From such far-flung locales as Chechnya and Syria, places which barely register on our collective consciousnesses, come horrifying stories about what is happening to their LGBT communities. In the former Soviet republic, gay men are being systematically purged from society through torture and murder. In the deserts of Biblical Syria, the sinister ISIS terror organization is rounding up gay men and putting them to death in ways so hideous, they defy description in civilized terms. As the march of hatred continues, seemingly unabated, here at home and around the world, there is curiously little outcry from the American LGBT community on these atrocities. Yes, to be sure, we face our own perils, as recent events in Charlottesville, Virginia, make manifestly clear. The deadly expressions of bigotry and homophobia on small-town America’s streets, awful as they really are, are made terrifyingly larger in countries where the doctrine of eradication is Holy Writ.
When going into the gym, trying to grow a larger backside. You need to know that there are 3 muscles you need to work on to enlarge your rear end. They are the Gluteus Maximus, Gluteus Medius, and Gluteus Minimus. The appearance of your butt has to do with how much fat is covering your glutes. So please note, if your legs and/or thighs are on the smaller side. A bigger ass may not be in your future. However; you can still sculpt your gluteus to a better liking. Rather you are on the fuller or leaner side, these tips should help you gain your best butt.
I remember being very young—no older than six or seven—when my mother first told me about HIV, which she probably referred to as AIDS, being the scarier condition everyone knew as sudden death. The moment and specific words used during the conversation have all faded into a vague memory, but the story about my mother’s second oldest brother, Michael, dying from AIDS complications in 1994 has been with me since.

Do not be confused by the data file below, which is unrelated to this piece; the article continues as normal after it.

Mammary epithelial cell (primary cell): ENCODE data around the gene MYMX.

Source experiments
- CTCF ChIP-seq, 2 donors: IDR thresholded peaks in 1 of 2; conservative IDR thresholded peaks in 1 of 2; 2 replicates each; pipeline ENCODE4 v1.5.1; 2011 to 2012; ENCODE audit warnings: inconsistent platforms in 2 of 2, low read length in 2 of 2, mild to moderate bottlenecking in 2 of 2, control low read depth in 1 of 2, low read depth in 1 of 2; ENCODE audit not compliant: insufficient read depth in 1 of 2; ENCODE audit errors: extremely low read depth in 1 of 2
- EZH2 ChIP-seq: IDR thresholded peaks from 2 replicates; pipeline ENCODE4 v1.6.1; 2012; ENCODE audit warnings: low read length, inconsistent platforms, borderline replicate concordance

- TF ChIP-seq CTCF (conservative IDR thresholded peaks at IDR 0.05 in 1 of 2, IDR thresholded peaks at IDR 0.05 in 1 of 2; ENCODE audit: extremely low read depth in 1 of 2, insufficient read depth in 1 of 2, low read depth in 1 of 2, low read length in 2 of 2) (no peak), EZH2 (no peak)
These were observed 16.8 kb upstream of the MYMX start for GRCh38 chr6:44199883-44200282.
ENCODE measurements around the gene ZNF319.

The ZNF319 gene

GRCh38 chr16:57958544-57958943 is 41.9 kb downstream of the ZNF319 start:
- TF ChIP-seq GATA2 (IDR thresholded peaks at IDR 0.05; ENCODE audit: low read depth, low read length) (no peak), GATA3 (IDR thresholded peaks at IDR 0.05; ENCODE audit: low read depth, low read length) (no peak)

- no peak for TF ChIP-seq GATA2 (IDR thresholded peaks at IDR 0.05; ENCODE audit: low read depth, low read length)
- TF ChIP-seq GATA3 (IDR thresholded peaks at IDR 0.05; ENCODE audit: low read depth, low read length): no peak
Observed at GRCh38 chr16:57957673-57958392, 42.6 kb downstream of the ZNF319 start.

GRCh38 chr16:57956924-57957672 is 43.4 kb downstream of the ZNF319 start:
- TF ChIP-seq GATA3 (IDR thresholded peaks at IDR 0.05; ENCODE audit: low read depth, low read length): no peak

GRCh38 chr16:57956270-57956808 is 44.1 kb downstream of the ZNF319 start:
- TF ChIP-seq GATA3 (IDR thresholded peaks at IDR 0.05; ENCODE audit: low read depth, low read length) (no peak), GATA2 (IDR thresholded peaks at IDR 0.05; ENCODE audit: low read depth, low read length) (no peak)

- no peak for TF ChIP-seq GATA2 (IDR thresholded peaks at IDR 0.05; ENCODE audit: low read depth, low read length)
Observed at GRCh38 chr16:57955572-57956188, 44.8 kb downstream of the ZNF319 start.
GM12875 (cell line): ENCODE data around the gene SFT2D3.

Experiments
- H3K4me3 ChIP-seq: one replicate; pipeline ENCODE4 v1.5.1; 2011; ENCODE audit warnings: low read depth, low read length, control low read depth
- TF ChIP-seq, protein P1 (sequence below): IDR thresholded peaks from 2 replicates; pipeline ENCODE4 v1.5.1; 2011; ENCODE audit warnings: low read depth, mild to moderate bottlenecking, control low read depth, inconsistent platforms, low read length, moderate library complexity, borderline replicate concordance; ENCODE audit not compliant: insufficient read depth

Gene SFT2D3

Although I had been three-years-old at the time, I have no recollection of my uncle, but Mom told me how grandma wouldn’t allow Uncle Mike to use the dishes and silverware in fear of him spreading the virus. I feel no shame in my grandma’s actions since she lived during a time of the virus when people, including health professionals, had no idea what they were up against. Men, mostly white and gay, were dying left and right leaving family and friends with nothing but sorrow and fear while the government took its time before implementing policies and treatments to assist those effected across the country.
“The remedy for hate speech,” said Supreme Court justice Samuel Alito, writing in a landmark decision in June, “is more speech”. Adding “more speech” to the expression of white supremacist bigotry and homophobia, is exactly what hundreds of counter-protesters in Charlottesville, Virginia were doing on a bright, sunny summer Saturday afternoon. Exercising the First Amendment rights the judge wrote about so earnestly, they assembled peaceably, to voice their opposition to the blazing displays of hatred that had run rampant through the streets of this Blue Ridge city for two days. When torch-bearing neo-Nazis, “alt-right” racists, and Trump supporters—many of whom wore his trademark, red “Make America Great Again” hats—descended upon the University of Virginia’s campus on Friday night, it was but the opening salvo in a series of broadsides that would end in horrifying bloodshed, captured on video, in living color, for all the world to see.
It’s liberating. I’ve waited a long time to get naked in front of the camera, spent the better part of my life afraid of being naked. Sheltered behind closed church doors, inundated with conservative ideology —ashamed of my bare brown skin to be exposed, I never featured my body growing up, I hid it. I’ve experienced enough judgement and shade from the holy to ever let someone catch me with my pants down.
What began as my saved and sanctified mother putting her hands over my eyes lids every time nudity appeared on the movie or television screen or her confiscating my Playboy magazines hidden carefully under my mattress, ended up creating a negative, shameful, and unaffirming connotation about nudity, sexuality, and sex. The religious dogma stirred into my psyche most of my life caused me to hate myself, my body, and sexual urges and fantasies.